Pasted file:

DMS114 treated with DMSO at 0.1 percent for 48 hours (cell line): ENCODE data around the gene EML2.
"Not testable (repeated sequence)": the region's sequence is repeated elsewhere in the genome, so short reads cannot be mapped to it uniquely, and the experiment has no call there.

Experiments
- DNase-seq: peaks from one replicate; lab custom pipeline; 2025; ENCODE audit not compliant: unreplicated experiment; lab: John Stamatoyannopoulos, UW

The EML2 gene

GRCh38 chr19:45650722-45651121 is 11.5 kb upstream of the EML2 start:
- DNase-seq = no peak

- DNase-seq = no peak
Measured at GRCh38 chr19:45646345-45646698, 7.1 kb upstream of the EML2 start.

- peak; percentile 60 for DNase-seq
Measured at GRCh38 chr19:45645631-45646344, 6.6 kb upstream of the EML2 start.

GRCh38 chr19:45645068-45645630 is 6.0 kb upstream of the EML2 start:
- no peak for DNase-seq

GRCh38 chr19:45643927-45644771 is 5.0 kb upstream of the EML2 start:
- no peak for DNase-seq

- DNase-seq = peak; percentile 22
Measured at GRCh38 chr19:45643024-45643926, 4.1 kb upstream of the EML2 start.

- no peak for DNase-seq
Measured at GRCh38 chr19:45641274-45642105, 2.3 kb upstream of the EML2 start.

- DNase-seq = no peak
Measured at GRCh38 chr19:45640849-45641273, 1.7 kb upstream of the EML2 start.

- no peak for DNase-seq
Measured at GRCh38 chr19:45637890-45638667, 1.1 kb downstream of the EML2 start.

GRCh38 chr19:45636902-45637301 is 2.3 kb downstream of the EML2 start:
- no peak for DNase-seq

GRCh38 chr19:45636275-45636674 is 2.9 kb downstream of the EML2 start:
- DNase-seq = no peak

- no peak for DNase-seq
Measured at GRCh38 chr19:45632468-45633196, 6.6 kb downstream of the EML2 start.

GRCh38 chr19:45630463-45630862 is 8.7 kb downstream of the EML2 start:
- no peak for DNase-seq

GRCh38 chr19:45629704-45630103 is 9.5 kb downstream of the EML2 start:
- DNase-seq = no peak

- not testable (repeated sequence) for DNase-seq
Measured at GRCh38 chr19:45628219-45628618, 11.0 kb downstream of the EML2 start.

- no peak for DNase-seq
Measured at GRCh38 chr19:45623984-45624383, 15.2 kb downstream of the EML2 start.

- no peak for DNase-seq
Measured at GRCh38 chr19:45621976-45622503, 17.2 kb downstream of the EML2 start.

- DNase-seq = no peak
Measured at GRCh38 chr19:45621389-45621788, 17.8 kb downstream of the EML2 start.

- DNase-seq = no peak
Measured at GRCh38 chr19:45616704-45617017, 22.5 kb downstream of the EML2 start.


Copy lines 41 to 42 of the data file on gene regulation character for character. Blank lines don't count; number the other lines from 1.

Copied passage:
Measured at GRCh38 chr19:45621389-45621788, 17.8 kb downstream of the EML2 start.

- DNase-seq = no peak